Opening: Friday 27 April, 2018, 6-9pm
Potsdamer Strasse 81E, 10785 Berlin www.estherschipper.com

Fifty years after AA Bronson, Felix Partz and Jorge Zontal first met in 1968, before starting to work the following year under the name General Idea, Catch me if you can! AA Bronson + General Idea, 1968-2018 is the first exhibition of selected works by both the group and its surviving member, AA Bronson, presented as a continuity. Partz and Zontal died in 1994.

These five decades of work are examined through the double theme of disappearance and appearance. A careful examination of the works reveals that this motif has spanned the entire career of General Idea and still inhabits the work of AA Bronson. Thus, for instance, Venetian blinds are widely featured in the work of General Idea, as in the two iconic 1975 V.B. Gowns and many associated photographs shown in the exhibition.

This double dynamic sometimes flirts with the ghostly, as in Bronson's 2012-2013 photograph White (in collaboration with Ryan Brewer) and General Idea's Paolini Project from 1977, where the status and reality of the bodies appear subtly uncertain.

There are many examples of this ambiguity which General Idea and AA Bronson have slipped into, not only to blur boundaries between reality and fiction but also to defy the conventions of the gaze and the very nature of what is perceptible, or rather acceptable to the eye. Between presence and absence, concealing and revealing, either directly or in a more discreet and enigmatic manner, this dichotomy often manifests itself with the body as a point of reference. Sometimes not visible, the body is then only suggested. This is the case with Bronson's 2003 Bubble Machine #2, openly alluding to the AIDS virus, or with General Idea's 1992 El Dorado Series which evokes extreme close-up of different skin tones. This series of abstract paintings appropriates the 18th-century caste paintings commissioned by Philip V of Spain to map and identify the ethnic groups of Latin and South America.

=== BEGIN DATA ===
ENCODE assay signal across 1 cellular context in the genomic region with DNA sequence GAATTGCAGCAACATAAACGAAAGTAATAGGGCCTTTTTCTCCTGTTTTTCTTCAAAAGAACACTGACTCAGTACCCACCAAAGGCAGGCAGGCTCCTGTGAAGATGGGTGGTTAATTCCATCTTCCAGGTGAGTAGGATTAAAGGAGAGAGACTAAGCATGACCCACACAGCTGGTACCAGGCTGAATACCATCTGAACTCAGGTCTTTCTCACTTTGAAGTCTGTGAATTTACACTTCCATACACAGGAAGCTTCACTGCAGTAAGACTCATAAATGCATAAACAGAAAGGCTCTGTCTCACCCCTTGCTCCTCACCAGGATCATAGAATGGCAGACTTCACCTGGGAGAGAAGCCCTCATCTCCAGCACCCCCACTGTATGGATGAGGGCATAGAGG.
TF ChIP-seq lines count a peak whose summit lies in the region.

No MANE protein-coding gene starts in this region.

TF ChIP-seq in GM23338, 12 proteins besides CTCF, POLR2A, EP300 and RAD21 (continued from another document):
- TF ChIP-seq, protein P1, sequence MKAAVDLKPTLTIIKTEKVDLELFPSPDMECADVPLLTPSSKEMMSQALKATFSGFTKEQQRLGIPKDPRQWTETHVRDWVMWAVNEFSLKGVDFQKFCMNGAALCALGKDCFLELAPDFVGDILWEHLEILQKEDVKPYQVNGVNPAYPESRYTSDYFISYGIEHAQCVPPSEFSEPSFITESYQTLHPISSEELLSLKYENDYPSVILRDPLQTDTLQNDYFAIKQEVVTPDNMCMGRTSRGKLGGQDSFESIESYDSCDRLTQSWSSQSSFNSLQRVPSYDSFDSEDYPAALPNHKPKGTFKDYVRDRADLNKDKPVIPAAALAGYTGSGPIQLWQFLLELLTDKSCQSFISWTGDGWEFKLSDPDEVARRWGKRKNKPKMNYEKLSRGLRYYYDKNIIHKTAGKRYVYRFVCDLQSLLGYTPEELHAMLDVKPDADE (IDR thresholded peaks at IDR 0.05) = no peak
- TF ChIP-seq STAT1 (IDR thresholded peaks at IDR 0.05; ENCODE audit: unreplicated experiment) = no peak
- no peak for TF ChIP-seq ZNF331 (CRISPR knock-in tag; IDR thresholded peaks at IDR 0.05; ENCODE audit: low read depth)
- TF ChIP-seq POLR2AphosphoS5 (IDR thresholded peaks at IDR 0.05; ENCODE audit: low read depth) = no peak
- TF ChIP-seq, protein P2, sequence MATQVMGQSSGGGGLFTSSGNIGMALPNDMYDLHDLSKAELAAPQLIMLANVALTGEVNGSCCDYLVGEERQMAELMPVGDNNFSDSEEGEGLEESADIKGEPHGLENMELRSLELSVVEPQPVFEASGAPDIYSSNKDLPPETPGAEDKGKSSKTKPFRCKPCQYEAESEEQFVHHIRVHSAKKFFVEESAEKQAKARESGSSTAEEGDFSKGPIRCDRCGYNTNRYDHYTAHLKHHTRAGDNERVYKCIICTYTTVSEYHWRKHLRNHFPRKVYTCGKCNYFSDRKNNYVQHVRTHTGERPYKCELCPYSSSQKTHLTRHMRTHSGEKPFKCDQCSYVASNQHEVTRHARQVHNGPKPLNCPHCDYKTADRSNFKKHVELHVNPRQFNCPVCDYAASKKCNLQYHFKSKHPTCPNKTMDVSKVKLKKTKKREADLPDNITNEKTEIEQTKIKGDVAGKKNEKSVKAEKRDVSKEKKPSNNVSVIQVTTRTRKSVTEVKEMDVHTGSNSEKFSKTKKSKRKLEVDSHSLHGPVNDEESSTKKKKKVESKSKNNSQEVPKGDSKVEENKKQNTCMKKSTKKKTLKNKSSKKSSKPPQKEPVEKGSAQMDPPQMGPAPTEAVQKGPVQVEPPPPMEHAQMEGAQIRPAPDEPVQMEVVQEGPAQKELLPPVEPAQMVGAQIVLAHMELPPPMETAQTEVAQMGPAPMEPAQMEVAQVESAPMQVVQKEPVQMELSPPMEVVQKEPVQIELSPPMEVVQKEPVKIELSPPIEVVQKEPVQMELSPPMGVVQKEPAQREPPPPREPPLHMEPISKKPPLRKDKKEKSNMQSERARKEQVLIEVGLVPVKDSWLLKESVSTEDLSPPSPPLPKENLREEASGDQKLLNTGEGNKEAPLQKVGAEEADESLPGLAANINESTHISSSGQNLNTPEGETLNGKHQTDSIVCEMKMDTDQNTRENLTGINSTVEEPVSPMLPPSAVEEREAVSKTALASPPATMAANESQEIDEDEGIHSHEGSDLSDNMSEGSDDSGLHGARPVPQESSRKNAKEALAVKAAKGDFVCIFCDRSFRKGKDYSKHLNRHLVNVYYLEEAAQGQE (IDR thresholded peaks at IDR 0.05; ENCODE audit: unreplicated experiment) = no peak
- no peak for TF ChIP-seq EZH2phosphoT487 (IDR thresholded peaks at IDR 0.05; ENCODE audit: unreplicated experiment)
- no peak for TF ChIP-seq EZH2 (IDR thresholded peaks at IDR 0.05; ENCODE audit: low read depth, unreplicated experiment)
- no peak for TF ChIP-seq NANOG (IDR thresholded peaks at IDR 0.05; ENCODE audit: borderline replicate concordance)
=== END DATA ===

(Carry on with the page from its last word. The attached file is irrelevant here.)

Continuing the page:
Conversely, sometimes the body is there, accessible in its physical reality, as in Bronson's most recent photograph, Flasher (in collaboration with Matthias Hermann), specifically produced for the exhibition, or in General Idea's numerous self-portraits taken in mirrors from the 1970s.

A discreet but omnipresent accessory in this artistic adventure, the mirror acts as an essential tool, both iconographic and conceptual. Ambiguous by nature, it has allowed the artists to constantly play with the status of things (real or representation?) and the veracity of what is represented, to stage a form of evanescence while opening up the scope of the visual and that of possibilities. The mirror almost becomes the guiding principle of this exhibition, for which predominantly rarely seen or not previously shown works have been selected, including for instance a large number of re-discovered photographs from the late 1960s and early 1970s.

In order to emphasize this community of interests and concerns across the large time spectrum of the exhibition, the uncompromising decision was made to opt for a strictly chronological presentation. This system, while affirming a great conceptual coherence, continuities, nods, and cross-references, bears witness to the important formal diversity and to the intense creativity of artists who have never ceased to renew their vocabulary, even in regards to considerations spanning across half a century of work.